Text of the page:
Stocks to Buy: PepsiCo (PEP)
Like Walmart, PepsiCo is a well-known brand that’s been tossed by the wayside. Investors are ditching these names and are chasing other industries and stocks that have more momentum.
For the patient investor, what more could we ask for?
PepsiCo stock topped two days before the new year after having just recently surpassed its 2020 high from its pre-coronavirus days. Since then, the stock has shed about 14% on its way to the March low.
Shares pay a 3.1% dividend yield and trade at a modest valuation of 22 times earnings. For a premium brand, that’s not bad. Plus, PepsiCo is incredibly consistent. Analysts expect sales to climb about 7% this year and for earnings to grow by almost 10%. Next year, earnings are forecast to grow another 8%.
Let’s also not forget its portfolio of products. Obviously there’s Pepsi, but there’s also Lay’s, Doritos, Gatorade, Tropicana, Aquafina, Tostitos, Quaker Oats and more.
PepsiCo has the grocery store on lock and that’s great for long-term investors.
Realty Income (O)
There are not many stocks that continue to fly under the radar. However, Realty Income is certainly one of them. Check out the chart, which shows how stagnant this stock has been for months now.
I find this pretty interesting. First, the companies that were unaffected by Covid-19 surged in 2020. Then the companies that were devastated by it enjoyed the “reopening trade,” ripping higher in Q4 2020 and in Q1 of this year.
Realty Income? It hasn’t really participated in either rally, despite maintaining its business and monthly dividend.
It’s one of the most consistent REITs in the industry and is known as The Monthly Dividend Company. As a result, it’s a blue-chip holding among REIT investors. With the U.S. just months away from fully reopening, it’s hard to imagine that our worst days are still ahead of us.
With that in mind, Realty should get back to doing what it does best, all while paying out a 4.6% dividend yield.
If Nike proved one thing in 2020, it’s that not even a global pandemic can’t knock the stock off its pedestal. At least not for long.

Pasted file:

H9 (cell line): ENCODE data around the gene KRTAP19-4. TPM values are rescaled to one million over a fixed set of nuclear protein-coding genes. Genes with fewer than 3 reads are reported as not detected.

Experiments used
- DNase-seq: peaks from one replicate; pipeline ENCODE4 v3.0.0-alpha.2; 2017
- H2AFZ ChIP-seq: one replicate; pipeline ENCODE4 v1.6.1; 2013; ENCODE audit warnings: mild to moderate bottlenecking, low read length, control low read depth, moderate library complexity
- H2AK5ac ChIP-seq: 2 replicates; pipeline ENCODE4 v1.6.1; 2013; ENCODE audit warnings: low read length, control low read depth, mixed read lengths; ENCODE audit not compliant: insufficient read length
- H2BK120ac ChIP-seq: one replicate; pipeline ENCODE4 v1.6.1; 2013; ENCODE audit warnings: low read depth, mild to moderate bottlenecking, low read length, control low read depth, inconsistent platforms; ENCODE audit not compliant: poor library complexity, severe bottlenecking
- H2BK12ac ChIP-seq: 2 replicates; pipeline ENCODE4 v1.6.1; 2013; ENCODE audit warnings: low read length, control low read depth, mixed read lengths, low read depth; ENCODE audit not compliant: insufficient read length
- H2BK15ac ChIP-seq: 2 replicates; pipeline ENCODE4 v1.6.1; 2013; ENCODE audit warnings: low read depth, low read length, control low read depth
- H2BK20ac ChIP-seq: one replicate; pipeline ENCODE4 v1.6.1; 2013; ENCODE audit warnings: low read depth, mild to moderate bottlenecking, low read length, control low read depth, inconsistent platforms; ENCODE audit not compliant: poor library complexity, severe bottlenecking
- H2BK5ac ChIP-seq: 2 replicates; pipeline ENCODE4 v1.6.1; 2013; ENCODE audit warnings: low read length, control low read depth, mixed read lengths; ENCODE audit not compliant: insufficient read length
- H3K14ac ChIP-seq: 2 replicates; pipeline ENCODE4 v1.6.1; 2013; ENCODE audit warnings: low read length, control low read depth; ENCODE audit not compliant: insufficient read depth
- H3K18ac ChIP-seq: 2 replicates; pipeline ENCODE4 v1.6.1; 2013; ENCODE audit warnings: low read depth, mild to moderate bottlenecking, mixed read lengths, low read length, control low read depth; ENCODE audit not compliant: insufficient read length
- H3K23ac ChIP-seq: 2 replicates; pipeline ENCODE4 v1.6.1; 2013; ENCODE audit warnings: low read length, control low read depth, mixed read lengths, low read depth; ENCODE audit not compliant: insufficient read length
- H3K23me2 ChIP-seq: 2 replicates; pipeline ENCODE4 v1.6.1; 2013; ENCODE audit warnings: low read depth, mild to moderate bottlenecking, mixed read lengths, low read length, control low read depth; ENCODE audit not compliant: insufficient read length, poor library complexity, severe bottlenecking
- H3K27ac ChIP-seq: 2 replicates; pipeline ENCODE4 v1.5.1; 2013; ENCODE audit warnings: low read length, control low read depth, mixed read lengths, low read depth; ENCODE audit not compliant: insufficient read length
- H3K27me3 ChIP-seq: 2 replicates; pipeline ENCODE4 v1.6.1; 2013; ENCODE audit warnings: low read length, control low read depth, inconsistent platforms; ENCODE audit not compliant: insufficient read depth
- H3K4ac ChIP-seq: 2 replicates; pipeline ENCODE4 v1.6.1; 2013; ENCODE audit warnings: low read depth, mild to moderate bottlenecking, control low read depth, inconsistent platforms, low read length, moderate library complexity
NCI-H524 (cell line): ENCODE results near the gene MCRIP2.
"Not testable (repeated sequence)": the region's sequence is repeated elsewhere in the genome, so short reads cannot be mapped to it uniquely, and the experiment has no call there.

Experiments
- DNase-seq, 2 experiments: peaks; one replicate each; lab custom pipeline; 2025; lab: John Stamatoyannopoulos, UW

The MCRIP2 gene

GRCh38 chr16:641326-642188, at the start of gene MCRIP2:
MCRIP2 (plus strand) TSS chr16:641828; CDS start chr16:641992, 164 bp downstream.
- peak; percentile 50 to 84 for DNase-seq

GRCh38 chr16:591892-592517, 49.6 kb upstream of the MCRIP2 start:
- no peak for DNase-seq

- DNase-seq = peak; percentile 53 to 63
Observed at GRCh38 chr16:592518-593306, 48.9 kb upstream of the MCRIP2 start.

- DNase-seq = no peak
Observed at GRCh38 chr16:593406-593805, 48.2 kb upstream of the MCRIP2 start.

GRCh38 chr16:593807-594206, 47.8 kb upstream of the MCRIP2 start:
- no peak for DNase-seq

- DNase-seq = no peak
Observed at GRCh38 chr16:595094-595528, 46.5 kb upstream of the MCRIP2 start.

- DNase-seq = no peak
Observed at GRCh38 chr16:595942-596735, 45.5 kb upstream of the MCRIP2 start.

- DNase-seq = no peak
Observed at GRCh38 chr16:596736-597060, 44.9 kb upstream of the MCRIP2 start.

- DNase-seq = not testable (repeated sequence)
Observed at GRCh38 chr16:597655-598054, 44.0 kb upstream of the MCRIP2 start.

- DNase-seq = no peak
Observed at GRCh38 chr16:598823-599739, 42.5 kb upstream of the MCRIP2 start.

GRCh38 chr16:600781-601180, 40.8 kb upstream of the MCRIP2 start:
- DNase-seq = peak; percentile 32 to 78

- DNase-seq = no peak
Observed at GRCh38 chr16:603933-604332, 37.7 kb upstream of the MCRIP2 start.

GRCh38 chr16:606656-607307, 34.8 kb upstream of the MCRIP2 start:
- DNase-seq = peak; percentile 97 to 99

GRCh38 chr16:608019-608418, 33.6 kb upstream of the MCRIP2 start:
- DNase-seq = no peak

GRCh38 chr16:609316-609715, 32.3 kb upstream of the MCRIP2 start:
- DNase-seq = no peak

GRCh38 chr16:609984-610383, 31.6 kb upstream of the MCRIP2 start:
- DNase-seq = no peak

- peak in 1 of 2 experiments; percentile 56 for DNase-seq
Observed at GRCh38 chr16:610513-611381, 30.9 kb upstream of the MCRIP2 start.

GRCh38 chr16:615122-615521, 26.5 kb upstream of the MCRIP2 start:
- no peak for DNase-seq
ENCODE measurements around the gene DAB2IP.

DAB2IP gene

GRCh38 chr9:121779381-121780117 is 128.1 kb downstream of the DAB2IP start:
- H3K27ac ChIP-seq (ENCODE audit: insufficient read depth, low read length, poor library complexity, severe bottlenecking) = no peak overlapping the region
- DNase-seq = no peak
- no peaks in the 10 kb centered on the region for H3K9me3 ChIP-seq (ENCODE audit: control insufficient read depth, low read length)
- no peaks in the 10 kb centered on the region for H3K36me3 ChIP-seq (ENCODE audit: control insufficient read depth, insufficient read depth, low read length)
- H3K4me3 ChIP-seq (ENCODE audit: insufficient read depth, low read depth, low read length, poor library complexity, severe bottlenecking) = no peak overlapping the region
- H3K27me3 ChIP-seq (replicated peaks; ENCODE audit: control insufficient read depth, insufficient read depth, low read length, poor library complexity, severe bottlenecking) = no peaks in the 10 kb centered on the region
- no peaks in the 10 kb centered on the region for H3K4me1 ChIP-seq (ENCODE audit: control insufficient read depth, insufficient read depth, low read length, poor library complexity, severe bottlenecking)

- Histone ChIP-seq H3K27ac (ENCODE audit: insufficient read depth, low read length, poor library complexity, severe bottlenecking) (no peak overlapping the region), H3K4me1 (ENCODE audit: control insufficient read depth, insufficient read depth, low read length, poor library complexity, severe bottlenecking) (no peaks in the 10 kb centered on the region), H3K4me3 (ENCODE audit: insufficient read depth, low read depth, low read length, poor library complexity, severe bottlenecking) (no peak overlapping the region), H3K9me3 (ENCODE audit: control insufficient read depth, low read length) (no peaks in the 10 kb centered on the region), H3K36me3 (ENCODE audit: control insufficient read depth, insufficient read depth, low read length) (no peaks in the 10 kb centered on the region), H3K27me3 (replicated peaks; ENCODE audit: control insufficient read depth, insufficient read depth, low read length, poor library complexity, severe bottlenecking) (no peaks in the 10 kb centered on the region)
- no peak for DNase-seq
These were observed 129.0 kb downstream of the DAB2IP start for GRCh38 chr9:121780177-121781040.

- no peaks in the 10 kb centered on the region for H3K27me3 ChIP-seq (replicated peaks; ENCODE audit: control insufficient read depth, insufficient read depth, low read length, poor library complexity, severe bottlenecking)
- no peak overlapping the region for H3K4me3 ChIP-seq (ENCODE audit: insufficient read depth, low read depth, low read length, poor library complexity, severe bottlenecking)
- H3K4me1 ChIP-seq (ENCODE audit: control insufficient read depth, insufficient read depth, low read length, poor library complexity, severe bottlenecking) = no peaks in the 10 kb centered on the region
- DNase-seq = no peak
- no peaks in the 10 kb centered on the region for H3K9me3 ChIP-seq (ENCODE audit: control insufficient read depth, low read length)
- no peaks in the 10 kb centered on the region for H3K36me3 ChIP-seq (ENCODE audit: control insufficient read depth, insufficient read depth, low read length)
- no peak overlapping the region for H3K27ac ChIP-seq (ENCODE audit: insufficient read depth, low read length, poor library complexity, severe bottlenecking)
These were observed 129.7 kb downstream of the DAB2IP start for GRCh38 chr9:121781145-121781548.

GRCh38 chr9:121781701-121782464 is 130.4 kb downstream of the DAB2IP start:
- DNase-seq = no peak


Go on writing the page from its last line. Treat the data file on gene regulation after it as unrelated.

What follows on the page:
Nike is one of the premier sports apparel companies in the world. As soon as Covid-19 hit, the stock took a hit just like the rest of the market. Why shouldn’t it?
Sports were being halted across the globe and retailers were boarding up shop. Of course sales and earnings were going to take a hit. However, Nike was able to recover more quickly than its peers for two main reasons.
First, it has spent years building out its direct-to-consumer business. That means it didn’t need Foot Locker (NYSE:FL) and others to sell its apparel and shoes. Instead, it could take orders directly from its customers and ship to them.
Second, China recovered more quickly than the United States. Being one of Nike’s largest markets, China helped generate a quick recovery in Nike’s business. In other words, geographic diversity and multiple sales channels helped soften the blow for Nike and drive a swift recovery in its business.
Analysts now believe Nike will see a massive recovery in earnings this year to $3.02 a share. In 2022, consensus estimates call for almost 30% growth. Nike’s best days are nowhere near behind it.
Stocks to Buy: Nvidia (NVDA)
Last but certainly not least is Nvidia. Now Nvidia may not be the most basic or simple stock, simply because many people are not familiar with its products.
Everyone knows what an iPhone is, just as everyone knows what Amazon is. Not everyone knows how a GPU works, what it does or why it matters. Without knowing that, they don’t know Nvidia that well.
The basics here are simple, though.
Nvidia is helping to power multiple secular growth themes that have many years left of growth in them. Its end markets include cloud computing and datacenters, autonomous driving, video games and graphics, robots, drones and artificial intelligence/machine learning.
So unless someone thinks consumers are going to want slower load times, poor graphics and worse technology, there’s little reason to bet against Nvidia.
Add to it the fact that shares were recently 25% off the highs and it’s even more attractive for long-term dip buyers.
On the date of publication, Bret Kenwell held a long position in O and NVDA.